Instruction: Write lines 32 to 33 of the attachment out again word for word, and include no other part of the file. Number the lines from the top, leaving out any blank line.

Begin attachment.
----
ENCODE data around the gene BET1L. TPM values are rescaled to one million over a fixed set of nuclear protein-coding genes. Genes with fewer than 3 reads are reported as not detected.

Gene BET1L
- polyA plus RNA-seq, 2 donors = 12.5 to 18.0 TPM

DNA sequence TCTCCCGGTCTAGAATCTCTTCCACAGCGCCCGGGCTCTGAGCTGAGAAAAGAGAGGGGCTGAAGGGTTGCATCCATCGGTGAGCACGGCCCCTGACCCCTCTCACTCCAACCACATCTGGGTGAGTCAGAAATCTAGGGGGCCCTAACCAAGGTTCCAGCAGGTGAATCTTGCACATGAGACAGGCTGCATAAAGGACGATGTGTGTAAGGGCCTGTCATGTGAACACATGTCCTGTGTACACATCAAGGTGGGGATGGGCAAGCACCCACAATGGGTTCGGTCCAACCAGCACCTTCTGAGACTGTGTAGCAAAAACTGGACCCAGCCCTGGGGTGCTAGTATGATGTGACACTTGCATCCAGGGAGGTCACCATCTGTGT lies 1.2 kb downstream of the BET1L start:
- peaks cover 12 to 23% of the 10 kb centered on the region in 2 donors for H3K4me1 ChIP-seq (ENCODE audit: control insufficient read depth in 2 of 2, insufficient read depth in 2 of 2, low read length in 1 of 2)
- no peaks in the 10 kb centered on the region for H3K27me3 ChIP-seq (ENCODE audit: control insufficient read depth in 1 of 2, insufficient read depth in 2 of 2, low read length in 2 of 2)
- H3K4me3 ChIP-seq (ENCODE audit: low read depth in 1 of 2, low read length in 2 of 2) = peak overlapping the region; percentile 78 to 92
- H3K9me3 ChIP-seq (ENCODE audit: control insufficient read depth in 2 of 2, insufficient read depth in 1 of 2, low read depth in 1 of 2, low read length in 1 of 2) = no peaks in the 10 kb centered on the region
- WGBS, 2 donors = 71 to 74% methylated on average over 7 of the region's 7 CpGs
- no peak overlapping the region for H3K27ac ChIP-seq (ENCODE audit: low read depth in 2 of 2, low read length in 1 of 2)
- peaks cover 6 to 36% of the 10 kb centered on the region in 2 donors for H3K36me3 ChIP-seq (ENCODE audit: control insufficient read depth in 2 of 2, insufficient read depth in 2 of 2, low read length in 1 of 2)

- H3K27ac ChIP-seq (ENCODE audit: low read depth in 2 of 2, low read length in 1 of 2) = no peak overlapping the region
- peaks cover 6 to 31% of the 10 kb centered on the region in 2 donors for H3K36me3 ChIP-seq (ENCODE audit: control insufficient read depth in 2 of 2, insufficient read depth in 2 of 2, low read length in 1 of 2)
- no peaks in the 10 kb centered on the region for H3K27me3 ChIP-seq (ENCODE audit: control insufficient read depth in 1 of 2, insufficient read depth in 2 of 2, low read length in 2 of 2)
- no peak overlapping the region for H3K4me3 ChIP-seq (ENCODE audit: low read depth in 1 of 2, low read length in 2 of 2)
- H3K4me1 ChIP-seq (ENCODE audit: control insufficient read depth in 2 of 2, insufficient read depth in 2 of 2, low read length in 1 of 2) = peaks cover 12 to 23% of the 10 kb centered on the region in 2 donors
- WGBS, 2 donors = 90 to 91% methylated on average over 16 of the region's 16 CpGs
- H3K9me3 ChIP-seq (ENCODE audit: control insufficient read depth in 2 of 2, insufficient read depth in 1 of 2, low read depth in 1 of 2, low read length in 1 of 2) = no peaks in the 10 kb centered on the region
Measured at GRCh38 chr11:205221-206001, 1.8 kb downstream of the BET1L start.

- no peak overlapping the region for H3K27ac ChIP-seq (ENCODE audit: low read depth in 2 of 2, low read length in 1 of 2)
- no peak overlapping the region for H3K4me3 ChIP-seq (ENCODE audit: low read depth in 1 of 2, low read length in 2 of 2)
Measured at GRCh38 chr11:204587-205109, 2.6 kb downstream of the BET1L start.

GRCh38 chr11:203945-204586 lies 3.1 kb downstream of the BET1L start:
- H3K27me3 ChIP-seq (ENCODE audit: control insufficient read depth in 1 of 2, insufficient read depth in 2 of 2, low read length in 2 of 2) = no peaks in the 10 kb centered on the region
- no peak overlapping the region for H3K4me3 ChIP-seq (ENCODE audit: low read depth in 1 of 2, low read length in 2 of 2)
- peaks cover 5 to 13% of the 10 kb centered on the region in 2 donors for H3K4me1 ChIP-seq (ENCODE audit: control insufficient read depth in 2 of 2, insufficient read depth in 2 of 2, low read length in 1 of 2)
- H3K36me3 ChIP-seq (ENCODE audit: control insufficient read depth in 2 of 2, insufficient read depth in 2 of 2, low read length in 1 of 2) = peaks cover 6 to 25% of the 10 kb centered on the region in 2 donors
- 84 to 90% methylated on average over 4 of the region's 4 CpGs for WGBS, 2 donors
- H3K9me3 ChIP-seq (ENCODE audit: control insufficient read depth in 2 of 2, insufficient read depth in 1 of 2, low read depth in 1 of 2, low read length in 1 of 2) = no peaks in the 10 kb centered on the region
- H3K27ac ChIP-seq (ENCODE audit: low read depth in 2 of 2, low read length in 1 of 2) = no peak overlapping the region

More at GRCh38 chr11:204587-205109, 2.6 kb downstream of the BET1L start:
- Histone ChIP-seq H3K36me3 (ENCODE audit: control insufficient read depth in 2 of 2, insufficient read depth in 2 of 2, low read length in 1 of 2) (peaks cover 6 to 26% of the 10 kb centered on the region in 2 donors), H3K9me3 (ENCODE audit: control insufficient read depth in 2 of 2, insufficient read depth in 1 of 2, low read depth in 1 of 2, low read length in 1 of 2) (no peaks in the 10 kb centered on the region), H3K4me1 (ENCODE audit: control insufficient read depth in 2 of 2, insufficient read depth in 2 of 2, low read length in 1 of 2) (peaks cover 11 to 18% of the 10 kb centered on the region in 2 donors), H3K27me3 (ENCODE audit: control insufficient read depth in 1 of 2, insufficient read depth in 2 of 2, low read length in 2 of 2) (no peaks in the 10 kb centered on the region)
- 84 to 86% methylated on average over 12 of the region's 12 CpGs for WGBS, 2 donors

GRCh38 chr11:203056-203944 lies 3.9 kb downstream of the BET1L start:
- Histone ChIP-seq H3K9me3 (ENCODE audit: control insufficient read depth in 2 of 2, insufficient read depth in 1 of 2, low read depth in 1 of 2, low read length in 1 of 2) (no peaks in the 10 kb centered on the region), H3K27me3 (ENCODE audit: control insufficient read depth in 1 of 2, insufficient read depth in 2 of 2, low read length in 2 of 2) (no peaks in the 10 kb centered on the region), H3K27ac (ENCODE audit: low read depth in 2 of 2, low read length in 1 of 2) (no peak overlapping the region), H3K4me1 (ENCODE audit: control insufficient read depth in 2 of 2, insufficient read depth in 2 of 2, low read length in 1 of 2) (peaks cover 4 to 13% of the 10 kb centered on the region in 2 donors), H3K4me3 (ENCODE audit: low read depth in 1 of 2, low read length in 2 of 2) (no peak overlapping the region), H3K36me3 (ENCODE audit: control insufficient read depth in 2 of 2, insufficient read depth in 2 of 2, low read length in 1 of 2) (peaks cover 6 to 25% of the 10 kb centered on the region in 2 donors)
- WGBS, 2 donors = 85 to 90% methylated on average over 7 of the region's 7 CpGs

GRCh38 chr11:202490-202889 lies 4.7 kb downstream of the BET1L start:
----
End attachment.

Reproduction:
- Histone ChIP-seq H3K36me3 (ENCODE audit: control insufficient read depth in 2 of 2, insufficient read depth in 2 of 2, low read length in 1 of 2) (peaks cover 6 to 26% of the 10 kb centered on the region in 2 donors), H3K9me3 (ENCODE audit: control insufficient read depth in 2 of 2, insufficient read depth in 1 of 2, low read depth in 1 of 2, low read length in 1 of 2) (no peaks in the 10 kb centered on the region), H3K4me1 (ENCODE audit: control insufficient read depth in 2 of 2, insufficient read depth in 2 of 2, low read length in 1 of 2) (peaks cover 11 to 18% of the 10 kb centered on the region in 2 donors), H3K27me3 (ENCODE audit: control insufficient read depth in 1 of 2, insufficient read depth in 2 of 2, low read length in 2 of 2) (no peaks in the 10 kb centered on the region)
- 84 to 86% methylated on average over 12 of the region's 12 CpGs for WGBS, 2 donors